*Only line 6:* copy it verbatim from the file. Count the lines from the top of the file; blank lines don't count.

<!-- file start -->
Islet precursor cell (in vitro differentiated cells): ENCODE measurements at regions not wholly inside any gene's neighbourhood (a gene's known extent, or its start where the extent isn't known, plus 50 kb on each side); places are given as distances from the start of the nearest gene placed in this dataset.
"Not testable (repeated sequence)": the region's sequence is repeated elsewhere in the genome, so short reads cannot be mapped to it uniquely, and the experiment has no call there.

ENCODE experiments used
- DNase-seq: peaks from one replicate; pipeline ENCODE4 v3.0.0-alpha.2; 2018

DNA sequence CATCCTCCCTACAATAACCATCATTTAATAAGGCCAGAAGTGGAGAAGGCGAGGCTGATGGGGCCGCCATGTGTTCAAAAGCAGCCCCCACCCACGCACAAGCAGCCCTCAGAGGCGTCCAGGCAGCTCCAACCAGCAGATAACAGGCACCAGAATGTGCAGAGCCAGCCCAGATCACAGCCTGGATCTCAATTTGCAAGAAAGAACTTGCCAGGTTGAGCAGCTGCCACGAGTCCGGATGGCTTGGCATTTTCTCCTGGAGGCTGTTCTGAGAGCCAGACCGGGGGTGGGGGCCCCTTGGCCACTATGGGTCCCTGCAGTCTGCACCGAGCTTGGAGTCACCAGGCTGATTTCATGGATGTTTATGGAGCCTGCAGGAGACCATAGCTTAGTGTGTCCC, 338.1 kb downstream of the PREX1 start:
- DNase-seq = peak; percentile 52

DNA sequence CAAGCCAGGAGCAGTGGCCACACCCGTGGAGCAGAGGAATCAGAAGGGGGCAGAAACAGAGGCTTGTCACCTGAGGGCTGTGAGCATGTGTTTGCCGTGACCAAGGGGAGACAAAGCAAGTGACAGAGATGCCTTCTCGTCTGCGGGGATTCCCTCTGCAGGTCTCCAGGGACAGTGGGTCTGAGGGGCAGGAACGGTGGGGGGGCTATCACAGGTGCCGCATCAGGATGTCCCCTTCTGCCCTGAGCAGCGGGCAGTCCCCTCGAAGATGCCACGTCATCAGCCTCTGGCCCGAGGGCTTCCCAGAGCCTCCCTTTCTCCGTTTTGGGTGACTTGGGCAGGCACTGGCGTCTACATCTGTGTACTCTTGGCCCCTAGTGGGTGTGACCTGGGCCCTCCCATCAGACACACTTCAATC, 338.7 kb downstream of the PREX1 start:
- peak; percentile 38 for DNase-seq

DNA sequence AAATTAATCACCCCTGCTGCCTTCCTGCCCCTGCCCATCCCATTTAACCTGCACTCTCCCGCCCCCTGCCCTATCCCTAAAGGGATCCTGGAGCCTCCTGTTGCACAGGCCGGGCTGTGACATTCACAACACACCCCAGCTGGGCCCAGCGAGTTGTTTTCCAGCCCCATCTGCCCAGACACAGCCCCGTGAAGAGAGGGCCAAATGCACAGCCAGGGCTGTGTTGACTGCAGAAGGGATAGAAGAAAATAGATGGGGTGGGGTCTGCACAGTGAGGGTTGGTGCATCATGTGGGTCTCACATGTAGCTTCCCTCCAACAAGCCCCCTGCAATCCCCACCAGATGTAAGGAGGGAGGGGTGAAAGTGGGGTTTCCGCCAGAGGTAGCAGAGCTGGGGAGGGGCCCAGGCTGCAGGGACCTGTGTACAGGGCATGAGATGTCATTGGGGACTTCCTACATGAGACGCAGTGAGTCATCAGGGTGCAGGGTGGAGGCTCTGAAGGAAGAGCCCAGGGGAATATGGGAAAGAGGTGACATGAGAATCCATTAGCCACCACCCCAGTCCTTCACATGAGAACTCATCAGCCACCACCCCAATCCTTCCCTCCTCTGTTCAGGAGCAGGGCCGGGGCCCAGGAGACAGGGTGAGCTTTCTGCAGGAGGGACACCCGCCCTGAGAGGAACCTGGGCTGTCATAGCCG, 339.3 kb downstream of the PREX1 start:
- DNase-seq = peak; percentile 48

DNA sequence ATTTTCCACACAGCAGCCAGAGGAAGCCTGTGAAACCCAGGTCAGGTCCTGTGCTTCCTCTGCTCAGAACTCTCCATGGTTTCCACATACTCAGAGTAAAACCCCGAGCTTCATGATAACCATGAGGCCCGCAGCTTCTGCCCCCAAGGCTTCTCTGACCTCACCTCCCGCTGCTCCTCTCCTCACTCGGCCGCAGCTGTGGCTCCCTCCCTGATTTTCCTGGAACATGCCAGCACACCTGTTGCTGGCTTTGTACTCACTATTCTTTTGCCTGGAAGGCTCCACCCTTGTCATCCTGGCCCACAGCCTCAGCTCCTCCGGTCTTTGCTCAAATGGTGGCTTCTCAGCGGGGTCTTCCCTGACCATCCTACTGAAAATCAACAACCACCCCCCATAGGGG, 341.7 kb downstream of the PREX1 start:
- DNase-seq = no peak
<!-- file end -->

- DNase-seq = peak; percentile 52